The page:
In 1901 Federation transformed Western Australia from an independent colony to a state of the Commonwealth of Australia, and Perth gained the status of capital city. Originally funded by agriculture, the discovery of gold gave it the finances to transform itself from a modest country town to a prosperous commercial city with great civic buildings to match. From its settlement in 1829, Perth gradually took shape as a modest town. In the early years its development suffered from a severe shortage of investment and labour to build anything above modest buildings. Change came slowly, and each round of building was, in general, an improvement on existing living conditions. As the economic situation improved, the early, almost temporary, structures gave way to larger and better buildings. The first gold boom of the 1890s gave Perth the financial impetus to transform the city from a sleepy country town into an elegant and stylish city, with successive mineral booms thereafter contributing to an attitude of 'out with the old and in with the new'. Taking the losses in chronological order, Richard Offen (author of the best-selling Perth Then and Now) catalogues the beloved buildings and Perth institutions that time and progress have swept aside. Lost Perth includes: Josie's Cottage, First Government House, Padbury Building, Boans Department Store, Ambassadors Cinema, Mitchell Building, trams, market gardens, Esplanade Hotel, Emu Brewery, Dalkeith Hot Pool, the Christian Brothers School and Perth Flower Day.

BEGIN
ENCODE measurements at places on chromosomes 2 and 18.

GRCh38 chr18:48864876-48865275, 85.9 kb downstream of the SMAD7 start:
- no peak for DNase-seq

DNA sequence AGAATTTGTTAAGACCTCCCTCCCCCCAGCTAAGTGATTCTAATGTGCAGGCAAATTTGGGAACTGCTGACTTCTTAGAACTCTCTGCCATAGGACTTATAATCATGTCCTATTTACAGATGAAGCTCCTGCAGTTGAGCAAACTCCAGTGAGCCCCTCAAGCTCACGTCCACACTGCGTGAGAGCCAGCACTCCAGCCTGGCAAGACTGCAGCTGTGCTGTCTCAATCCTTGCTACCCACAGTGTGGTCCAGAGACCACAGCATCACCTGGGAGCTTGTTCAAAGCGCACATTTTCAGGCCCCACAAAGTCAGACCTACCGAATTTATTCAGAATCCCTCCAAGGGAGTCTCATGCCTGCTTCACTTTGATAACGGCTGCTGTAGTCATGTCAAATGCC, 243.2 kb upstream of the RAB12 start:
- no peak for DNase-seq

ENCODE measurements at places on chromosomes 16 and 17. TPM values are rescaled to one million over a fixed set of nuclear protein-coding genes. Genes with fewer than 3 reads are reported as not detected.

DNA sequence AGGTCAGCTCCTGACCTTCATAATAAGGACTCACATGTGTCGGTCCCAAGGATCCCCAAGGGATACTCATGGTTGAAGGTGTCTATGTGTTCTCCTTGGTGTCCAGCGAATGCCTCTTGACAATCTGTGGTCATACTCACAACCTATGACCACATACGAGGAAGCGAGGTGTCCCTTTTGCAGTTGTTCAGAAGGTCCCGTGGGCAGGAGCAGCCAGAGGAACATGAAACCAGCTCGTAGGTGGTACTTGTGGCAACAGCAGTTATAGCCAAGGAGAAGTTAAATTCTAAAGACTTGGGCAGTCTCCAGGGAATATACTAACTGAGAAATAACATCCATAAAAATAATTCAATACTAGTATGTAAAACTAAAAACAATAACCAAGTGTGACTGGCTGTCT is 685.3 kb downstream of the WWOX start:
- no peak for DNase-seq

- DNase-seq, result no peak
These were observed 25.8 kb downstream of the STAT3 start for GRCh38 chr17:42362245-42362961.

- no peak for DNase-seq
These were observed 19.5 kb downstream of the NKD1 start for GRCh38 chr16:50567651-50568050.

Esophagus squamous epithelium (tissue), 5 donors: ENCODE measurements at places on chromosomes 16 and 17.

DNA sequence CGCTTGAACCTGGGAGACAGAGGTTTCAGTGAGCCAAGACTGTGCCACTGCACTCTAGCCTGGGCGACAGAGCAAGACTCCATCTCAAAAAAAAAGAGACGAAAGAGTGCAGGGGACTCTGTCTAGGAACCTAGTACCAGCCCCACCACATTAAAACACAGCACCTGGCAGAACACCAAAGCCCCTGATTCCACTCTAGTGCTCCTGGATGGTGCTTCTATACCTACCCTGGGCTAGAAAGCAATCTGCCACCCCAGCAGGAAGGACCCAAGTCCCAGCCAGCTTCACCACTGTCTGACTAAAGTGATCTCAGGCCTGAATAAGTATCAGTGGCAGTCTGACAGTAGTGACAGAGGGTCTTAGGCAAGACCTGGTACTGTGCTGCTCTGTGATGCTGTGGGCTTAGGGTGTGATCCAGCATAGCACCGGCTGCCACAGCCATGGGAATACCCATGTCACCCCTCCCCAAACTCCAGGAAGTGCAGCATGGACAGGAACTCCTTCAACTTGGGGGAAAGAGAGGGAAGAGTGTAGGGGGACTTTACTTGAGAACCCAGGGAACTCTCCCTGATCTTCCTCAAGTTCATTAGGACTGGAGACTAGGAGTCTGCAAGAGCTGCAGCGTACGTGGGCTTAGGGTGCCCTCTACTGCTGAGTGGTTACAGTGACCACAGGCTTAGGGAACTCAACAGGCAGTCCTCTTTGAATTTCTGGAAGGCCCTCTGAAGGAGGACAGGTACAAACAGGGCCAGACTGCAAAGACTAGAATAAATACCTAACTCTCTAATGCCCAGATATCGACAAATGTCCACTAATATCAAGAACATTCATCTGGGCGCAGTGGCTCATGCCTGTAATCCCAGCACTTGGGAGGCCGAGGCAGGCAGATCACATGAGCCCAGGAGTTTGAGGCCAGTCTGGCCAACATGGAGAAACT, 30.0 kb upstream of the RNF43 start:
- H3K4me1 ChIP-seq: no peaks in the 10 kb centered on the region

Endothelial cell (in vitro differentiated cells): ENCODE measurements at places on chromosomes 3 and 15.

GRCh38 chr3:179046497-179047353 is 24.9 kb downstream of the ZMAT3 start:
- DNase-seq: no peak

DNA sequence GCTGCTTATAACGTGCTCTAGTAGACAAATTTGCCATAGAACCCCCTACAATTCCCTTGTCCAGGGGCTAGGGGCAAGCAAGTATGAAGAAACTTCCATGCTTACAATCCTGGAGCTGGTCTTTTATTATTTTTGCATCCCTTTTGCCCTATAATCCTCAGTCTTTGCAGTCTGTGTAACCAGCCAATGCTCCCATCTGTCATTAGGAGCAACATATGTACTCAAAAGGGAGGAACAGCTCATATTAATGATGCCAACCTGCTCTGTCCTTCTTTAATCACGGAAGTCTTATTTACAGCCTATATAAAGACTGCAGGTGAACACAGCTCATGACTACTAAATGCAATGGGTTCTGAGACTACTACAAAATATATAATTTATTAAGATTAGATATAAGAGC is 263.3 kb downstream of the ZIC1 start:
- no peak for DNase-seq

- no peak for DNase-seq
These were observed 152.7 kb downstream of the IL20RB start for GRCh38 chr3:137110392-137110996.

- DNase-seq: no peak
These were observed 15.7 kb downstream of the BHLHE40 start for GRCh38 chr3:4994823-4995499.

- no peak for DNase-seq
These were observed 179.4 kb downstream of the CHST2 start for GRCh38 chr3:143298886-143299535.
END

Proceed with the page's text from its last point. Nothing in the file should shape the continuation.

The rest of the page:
Richard Offen is the executive director at Heritage Perth, which has become a significant force in the promotion of the history of Perth. He takes walking tours of the city's historic sites and is a popular lecturer on the subject. Richard is a regular broadcaster on both radio and television, with a weekly spot on ABC Perth's Breakfast Show. He is the co-author of The Living Coast.